Sam Mendes directs the astonishing new play from Jez 'Jerusalem' Butterworth
This review is from 'The Ferryman's run at the Royal Court. It has since transferred to the West End, and is on its third cast (pictured)
There is a live goose in 'The Ferryman'. And a live rabbit. And a live baby. None of these things are particularly important in and of themselves, but I guess I have to start somewhere in describing this enormous, shattering eruption of a play from 'Jerusalem' playwright Jez Butterworth.
'The Ferryman' is vast, a play that's formally conventional but has an ambition that's out of this world, a sense that it wants to be about EVERYTHING. And insofar as is realistically possible, it succeeds. But despite the teeming cast and interwoven plot lines it remains intimate, set in the kitchen of a single Armagh farmhouse in 1981. Bond director Sam Mendes's recent theatrical record has largely involved bombastic West End fodder, but here he controls everything with a powerful restraint that keeps 'The Ferryman' in sharp focus through every shift of shape.
'The Ferryman' is a play about Ireland and about Northern Ireland (Butterworth's family is of Irish descent). It is a play set at the height of Bobby Sands's hunger strike. It is a play about an era modern enough to feel recognisable, but far enough away that its older generation experienced the Easter Rising firsthand. It is a play about a mystical idea of Ireland in which fairies and banshees and magic all exist, somewhere. It is a play about youthful idealism and brutal adult pragmatism. Like most of Butterworth's work, it is funny, with much of the humour here coming from its child cast swearing like troopers.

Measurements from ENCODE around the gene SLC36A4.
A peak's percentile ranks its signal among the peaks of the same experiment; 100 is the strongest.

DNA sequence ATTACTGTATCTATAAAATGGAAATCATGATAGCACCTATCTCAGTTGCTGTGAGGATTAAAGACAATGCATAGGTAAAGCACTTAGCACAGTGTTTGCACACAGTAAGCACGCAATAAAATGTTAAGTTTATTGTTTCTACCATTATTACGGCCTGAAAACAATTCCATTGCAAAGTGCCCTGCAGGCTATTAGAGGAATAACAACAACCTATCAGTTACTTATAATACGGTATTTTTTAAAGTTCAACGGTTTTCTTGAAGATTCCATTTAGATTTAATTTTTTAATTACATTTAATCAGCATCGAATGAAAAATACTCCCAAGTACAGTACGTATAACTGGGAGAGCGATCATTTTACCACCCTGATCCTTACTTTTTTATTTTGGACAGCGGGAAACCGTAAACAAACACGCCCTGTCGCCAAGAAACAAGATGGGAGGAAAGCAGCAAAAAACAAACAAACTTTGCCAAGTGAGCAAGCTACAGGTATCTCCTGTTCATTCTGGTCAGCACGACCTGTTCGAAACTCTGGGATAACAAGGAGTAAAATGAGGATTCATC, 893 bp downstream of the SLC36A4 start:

It is, in a more prosaic sense, about Quinn Carney (Paddy Considine), a loving father whose life has been haunted by the unexplained disappearance of his brother Seamus, leaving him and his distant wife Mary (Genevieve O'Reilly) to take in his brother's vivacious wife Caitlin (Laura Donnelly) who always clung to the possibility Seamus would return. But a body has been found preserved in a bog, and a watchful peace made possible by uncertainly is about to end.
This is not a rehash of 'Jerusalem' - spoiler alert, but you might want to look to David Cronenberg's 'A History of Violence' for closer inspiration. And while Considine's performance - full of tenderness, authority, and suppressed violence - is remarkable, he is not a 'Rooster' Byron but a little part of a big, scary, beautiful world. He feels scarcely more important a character than his seer aunt Maggie Far Away (Brid Brennan), or his strange, shamanic English neighbour Tom Kettle (John Hodgkinson) or young Shake (Tom Glynn-Carney) seduced by thoughts of IRA glory.
The play is vast - three-and-a-half-hours - but even though lengthy stretches are nothing more than generations bickering at the breakfast table, nothing feels wasted, every strand is respected, Mendes choreographs everything to perfection.